Yes. However, I have to stop taking self pictures with him. We did a self-tape for "The Beach Bum" with Matthew McConaughey, and my father exaggerates and impresses Matthew McConaughey. And I said, "This is terrible."
Maude Apatow was about to move out of the family home when COVID-19 became a global pandemic. (Carolyn Cole / Los Angeles Times)
You studied theater at Northwestern University for two years until you left theater in the second year. Why did you make this decision?
I always knew that I was ready to work. I felt very ready to leave. I don't want to sound nervous, but I was very ambitious. When I got to college I started auditioning all the time - auditioning. And then I got "Euphoria" and it just wasn't realistic to be able to fly back and forth from Illinois every week. I haven't completely postponed school yet. I might still want to go back someday.
Did you like it when you were there?
Oh yeah. I had a lot of fun and I'm really happy that I left. I was in a sisterhood - Tri Delt. And we went to soccer games and did tailgating and I think that's why I liked Northwestern because it was very academic but we had a lot of fun.
You said that part of what appealed to you about "Euphoria" was how the show was an OCD. What experiences have you had with fear?
Although it sometimes makes work a lot more difficult for me, I really do everything I can to keep it from getting in the way. Even in this interview, I'm panicked all the time. I get very nervous when I am there or have to talk for a long time. I had really bad obsessive compulsive disorders in middle and high school. I went to OCD. My parents helped me a lot to get help, read books about it and learn about mental health at a young age, and I think that was a big advantage for me. Obviously, I'm not done learning and it's still a problem. But I think I've arrived at a place where I can work more productively. But seeing "Euphoria" and letting her talk about obsessive-compulsive disorder and this pressure - I had never seen it on a show where it felt so real and I felt so connected.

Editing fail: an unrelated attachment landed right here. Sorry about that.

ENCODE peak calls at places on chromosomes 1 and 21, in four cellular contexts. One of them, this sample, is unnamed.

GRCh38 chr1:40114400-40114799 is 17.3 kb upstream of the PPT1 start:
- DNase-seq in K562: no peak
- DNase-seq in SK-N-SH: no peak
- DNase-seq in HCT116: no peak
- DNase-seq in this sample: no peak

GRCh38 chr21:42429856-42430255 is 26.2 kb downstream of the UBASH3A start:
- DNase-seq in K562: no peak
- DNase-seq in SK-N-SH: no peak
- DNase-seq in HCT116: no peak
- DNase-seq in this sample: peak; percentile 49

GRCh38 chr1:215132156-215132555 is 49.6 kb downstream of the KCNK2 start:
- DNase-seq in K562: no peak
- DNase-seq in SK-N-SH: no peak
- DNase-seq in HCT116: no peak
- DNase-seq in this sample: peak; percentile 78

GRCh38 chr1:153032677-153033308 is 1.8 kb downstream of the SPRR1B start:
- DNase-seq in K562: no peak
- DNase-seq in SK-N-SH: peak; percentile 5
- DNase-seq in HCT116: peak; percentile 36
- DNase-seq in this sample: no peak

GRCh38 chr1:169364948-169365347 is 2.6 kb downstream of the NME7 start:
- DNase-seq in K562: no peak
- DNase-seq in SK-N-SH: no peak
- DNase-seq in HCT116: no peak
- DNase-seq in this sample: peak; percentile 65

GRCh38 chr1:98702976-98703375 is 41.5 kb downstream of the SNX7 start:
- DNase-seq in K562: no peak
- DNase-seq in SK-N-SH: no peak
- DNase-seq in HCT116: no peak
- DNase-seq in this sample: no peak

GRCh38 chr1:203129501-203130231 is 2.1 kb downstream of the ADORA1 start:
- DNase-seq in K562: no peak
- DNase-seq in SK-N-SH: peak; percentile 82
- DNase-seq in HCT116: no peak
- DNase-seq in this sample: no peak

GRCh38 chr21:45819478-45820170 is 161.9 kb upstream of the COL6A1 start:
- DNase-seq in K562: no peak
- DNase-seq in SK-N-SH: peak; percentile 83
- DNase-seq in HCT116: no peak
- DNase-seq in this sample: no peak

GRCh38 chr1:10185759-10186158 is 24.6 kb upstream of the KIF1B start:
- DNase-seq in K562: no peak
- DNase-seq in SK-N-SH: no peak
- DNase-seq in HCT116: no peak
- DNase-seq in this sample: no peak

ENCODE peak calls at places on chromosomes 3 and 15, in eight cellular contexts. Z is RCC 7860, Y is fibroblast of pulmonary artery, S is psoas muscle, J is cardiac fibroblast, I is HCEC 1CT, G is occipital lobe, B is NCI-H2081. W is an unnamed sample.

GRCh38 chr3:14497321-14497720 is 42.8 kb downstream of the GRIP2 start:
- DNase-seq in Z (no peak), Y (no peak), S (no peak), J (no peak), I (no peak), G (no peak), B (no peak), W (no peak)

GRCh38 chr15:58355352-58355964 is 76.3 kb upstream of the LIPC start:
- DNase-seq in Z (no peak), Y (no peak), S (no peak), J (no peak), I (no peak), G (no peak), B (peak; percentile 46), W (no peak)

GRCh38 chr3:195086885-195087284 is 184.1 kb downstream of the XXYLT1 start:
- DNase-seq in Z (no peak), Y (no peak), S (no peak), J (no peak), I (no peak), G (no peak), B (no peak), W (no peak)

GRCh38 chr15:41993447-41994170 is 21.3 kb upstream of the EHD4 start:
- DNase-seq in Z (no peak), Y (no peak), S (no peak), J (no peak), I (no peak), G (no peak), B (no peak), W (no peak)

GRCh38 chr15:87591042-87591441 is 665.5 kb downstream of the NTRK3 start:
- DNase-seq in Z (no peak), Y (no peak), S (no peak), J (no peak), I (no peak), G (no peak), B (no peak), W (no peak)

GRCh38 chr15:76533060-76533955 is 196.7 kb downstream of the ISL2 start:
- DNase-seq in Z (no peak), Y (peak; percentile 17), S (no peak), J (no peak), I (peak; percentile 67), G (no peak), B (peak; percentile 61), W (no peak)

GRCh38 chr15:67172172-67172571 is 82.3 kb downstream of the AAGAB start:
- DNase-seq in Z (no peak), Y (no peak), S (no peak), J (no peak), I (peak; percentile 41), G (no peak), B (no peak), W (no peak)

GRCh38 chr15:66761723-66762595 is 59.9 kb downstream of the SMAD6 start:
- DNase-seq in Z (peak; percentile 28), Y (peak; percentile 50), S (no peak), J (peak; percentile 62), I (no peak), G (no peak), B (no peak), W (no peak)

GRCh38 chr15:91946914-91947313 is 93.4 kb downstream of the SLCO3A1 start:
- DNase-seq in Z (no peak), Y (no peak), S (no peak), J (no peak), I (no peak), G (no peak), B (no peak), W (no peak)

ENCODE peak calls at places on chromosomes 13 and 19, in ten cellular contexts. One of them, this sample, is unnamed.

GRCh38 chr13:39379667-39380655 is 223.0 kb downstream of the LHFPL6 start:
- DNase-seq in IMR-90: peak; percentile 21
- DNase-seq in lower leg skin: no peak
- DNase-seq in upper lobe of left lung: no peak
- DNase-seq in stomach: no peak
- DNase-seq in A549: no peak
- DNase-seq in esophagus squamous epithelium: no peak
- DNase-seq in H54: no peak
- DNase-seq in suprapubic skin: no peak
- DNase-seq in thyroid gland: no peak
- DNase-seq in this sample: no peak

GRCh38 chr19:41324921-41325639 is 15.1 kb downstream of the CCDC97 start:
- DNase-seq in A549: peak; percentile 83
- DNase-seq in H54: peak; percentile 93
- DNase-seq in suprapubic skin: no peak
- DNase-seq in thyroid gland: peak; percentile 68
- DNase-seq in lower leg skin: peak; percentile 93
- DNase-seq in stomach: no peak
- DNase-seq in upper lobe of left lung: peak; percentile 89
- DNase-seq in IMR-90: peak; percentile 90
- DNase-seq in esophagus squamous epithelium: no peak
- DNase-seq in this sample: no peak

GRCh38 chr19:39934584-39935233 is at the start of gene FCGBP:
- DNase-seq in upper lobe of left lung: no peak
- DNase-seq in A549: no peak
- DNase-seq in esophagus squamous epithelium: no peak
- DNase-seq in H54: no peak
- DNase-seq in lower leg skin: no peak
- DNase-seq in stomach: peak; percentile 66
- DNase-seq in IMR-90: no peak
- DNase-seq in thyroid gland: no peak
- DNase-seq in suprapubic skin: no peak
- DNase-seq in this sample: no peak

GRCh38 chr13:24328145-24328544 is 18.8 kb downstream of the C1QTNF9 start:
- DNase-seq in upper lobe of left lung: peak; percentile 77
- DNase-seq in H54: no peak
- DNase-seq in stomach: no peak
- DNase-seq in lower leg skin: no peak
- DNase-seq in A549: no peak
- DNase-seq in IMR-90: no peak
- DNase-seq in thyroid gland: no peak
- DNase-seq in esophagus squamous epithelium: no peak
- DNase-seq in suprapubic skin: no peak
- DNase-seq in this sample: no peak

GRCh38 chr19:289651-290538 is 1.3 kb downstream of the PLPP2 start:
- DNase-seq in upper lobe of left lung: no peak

Actress Maude Apatow, producer-director Judd Apatow, actress Iris Apatow and actress Leslie Mann at a premiere. (Jason Merritt / Getty Images for MTV)
How did the pandemic affect your fear?
Pretty bad. With surfaces - now they say it's not really that common, but I always think about it anyway. As someone who is anxious or obsessive-compulsive disorder, you have thoughts all the time, but you have found a way to put them aside and dismiss them. But if, like now, it becomes a real problem and it constantly looks you in the face, you can justify these thoughts. I've been stressed out for the past few weeks.
How do you deal with your fear?
My parents really like mediation, so they always told me to meditate. The Calm app Headspace… Reality TV is another thing that gives me the feeling that I can completely relax and distract myself in something else. "Ru Paul's Drag Race." I fall asleep at "The Great British Bake Off" because it makes me feel super relaxed. "90 days fiance." I still can't believe Lana was real. She didn't even hug David with two hands. I say to people, "If you haven't seen it, it's the best reality show I've ever seen." I can't even believe what I'm seeing. It feels so invasive and it is so crazy. I watch every split.
Do you feel like you are on the way to establishing yourself outside of your parents after launching three major projects within a year? (Apatow's mother is actress Leslie Mann.)
I always think I have to keep going. I don't know how to say that without sounding emo, but I'm pretty hard on myself. I should stop and be happy sometimes, but I'm very focused on the next attitude. I look up to Lena Dunham and Phoebe Waller-Bridge because they act, write and direct. I also think of Emma Stone as someone I look up to - comedies and then super dramatic roles. I saw her in the "Cabaret" in New York. Seeing that she can do all of this is really cool for me. And my father always encouraged me to write for myself. He will give me written advice, even if I don't always take it. He gives really good advice, although I don't like to tell him that. I instinctively have to say, "I don't agree," but he's right most of the time.